BATTLE OF BIGS | LSU and Maryland’s posts set to clash in second round matchup

JACKSONVILLE, Fla. — When No. 3 seed LSU takes on No. 6 seed Maryland on Saturday at 11:10 a.m. CST, the battle in the paint will be the one to watch.

Both teams have NBA-caliber bigs they like to run their offense through as well as use to keep opposing teams from routinely getting good looks at the bucket in the paint.

On LSU’s side, they primarily have Naz Reid (6-foot-10, 240 pounds) and Kavell Bigby-Williams. (6-foot-11, 240 pounds). On Maryland’s, Bruno Fernando (6-foot-10, 245 pounds) and (6-foot-10, 215 pounds).

Each of these players brings a multi-dimensional game to the table, and those abilities — as well as their bodies — will undoubtedly clash in what promises to be a physical paint battle for supremacy and a spot in the Sweet 16.

“What it’s going to come down to I think is very simple,” said LSU interim head coach Tony Benford. “It’s going to be who wins the paint and who wins the rebounding battle. I think it’s going to be that simple.”

Reid provides the offensive threat for LSU with his footwork and touch usually absent in players of his size. He can score from anywhere on the floor as evident by his .478 shooting clip and his nearly 14 points per game.

Not only that, but his willingness to learn and act as a leader on the court has LSU’s coaches thrilled.

Reid has received criticism from some fans because he doesn’t always use his body to bully opposing defenders, but LSU assistant coach Greg Heiar said he wouldn’t want him to play any other way, calling his style “elegant.”

“Sometimes it comes across like he’s not being dominant or he’s not playing as hard as many people want him to play,” Heiar said. “But that same person that’s thinking that doesn’t realize all the little things he’s doing and how good a teammate he is.”

When the Tigers need physicality, they look to Bigby-Williams, a 23-year-old oak tree of a man with a penchant for double-doubles and an instinct for blocking shots.

Bigby-Williams made his presence felt early and often in LSU’s opening-round game against Yale, blocking three shots in the first six minutes and four for the entire first half. He himself forced the Bulldogs to reconsider their entire offensive approach.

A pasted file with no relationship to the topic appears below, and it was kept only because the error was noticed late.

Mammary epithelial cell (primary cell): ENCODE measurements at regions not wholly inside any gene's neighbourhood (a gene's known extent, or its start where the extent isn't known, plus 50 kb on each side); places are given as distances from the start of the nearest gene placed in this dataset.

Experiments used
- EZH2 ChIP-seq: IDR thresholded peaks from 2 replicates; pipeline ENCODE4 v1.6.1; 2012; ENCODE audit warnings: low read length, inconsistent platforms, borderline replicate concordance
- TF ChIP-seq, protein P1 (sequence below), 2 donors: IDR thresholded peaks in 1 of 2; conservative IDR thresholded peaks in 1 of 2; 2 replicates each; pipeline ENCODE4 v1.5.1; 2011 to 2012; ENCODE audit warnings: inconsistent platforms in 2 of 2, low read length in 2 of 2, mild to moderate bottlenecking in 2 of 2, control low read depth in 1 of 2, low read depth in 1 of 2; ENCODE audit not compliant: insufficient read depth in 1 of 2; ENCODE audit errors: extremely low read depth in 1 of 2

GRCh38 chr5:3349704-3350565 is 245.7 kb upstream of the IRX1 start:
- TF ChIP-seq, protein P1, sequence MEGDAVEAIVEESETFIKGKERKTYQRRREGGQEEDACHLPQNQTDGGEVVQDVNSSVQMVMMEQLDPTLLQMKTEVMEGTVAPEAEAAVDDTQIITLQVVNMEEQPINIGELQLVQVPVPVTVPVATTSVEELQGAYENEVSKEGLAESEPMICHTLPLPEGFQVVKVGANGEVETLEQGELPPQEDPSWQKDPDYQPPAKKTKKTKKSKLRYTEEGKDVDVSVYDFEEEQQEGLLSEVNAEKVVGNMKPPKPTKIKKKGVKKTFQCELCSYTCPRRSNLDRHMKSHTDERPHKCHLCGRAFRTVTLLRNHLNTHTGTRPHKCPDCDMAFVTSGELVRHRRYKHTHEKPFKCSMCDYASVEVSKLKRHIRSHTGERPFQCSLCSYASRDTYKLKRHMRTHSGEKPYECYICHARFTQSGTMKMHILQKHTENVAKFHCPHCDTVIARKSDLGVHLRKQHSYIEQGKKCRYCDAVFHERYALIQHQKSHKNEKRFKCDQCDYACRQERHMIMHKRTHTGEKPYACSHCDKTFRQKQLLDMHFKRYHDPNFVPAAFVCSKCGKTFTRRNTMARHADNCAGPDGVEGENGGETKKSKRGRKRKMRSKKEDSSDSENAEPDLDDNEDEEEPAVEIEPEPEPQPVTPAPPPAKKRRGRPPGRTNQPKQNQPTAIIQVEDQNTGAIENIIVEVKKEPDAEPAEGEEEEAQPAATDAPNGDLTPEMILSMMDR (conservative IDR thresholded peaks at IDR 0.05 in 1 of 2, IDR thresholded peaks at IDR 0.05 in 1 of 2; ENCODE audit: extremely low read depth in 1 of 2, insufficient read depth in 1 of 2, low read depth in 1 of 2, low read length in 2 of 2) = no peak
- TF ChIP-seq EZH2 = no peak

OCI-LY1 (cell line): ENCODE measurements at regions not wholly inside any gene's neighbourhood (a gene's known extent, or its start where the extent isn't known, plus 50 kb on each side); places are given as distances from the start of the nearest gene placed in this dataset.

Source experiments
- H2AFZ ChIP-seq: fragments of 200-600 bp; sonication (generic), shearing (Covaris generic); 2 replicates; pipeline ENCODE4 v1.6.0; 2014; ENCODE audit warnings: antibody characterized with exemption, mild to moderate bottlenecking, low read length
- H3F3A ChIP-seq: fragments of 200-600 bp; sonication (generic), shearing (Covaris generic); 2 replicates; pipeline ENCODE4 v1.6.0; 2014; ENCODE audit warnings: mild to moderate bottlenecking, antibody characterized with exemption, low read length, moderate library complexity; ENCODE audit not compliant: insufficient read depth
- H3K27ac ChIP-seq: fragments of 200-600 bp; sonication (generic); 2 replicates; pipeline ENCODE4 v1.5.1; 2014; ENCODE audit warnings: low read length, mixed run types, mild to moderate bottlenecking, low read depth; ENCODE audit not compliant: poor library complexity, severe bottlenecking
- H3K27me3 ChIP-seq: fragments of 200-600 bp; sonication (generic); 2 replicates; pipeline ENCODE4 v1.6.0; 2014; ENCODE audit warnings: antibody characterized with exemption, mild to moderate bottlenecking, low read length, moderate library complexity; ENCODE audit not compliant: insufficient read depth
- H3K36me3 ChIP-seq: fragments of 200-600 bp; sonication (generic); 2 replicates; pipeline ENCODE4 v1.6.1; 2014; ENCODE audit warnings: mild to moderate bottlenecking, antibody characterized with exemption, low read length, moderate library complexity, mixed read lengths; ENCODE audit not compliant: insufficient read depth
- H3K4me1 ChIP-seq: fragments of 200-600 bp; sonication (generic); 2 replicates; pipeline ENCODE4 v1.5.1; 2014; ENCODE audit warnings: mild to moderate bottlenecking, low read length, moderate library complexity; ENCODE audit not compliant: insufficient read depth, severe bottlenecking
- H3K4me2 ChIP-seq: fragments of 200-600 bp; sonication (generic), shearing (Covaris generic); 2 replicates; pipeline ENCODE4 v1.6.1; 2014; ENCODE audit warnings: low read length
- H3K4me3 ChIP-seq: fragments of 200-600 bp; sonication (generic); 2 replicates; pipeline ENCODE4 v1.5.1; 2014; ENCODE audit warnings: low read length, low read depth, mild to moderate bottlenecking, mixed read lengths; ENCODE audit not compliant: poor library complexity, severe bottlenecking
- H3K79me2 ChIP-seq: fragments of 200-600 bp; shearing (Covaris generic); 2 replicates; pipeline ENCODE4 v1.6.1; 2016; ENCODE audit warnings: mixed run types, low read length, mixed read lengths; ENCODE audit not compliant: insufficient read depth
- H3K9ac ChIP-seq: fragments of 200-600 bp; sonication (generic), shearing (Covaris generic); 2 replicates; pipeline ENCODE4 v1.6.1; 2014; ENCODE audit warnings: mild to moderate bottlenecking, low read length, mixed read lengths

“That’s his role on this team, he does that, and altering shots is something he’s great at,” said LSU point guard Tremont Waters. “So just going into the game we spoke to him about that, and he was able to get three or four blocks, and that kind of made Yale think about going in there a second time, and that’s why they started shooting pull-ups.”

Fernando enters the contest as a projected lottery pick in the 2019 NBA Draft after a sophomore season in which he has averaged 13.7 points and 10.5 rebounds per game.

He has relationships with multiple LSU players, including Javonte Smart, Darius Days and Emmitt Williams, who compared their friendship to that of blood brothers.

Williams — also expected to get in the mix down low off the bench — minced no words on how good Fernando is and why he has had so much success at the college level.

“He’s a grown man,” Williams said. “6-11, 240, that’s a grown man right there. Straight lean. That’s what makes him so good.

“It’s kind of funny that we’re going against each other. But as you can see, one of us has to go home. I’m not trying to be the one that goes home.”

Smith serves as serviceable backup for Fernando in the post. Called “Stix” by his teammates, the lean forward can score in a variety of ways, as he showed in the Terrapins’ first-round game against Belmont in which he shot 8-for-9 from the field for 19 points.

When asked if he plans on spreading LSU out with his shooting ability, Smith said he plans on focusing on the rebounding battle.

“I’m just going to do what my team needs me to do,” Smith said. “I’m still going to attack the glass, regardless. That’s just the job of a big man. But if coach tells me to go and play outside on the wing, then that’s what I’ll do.”

With so much weight, strength and potential scoring ability in the post playing at the biggest stage in college basketball in front of a national audience, Saturday’s game promises to be a showcase of talent in the paint.

Not only will these athletes get a chance to show the world what they can do against each other, but which of them can best utilize it’s big men will likely earn a trip to Washington D.C.

One thing’s for certain: It’s going to be a physical war down there.

“Jalen and Bruno are two big guys who can really go,” Reid said. “They’re both competitive, strong and physical. They both can get after it. It’s going to be a good game.”

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Tyler Nunez
Tyler Nunez is a former Assistant Editor of Tiger Rag. He covered LSU football and basketball and was a graduate of the LSU Manship School of Journalism.
About Tyler Nunez 362 Articles
Tyler Nunez is a former Assistant Editor of Tiger Rag. He covered LSU football and basketball and was a graduate of the LSU Manship School of Journalism.

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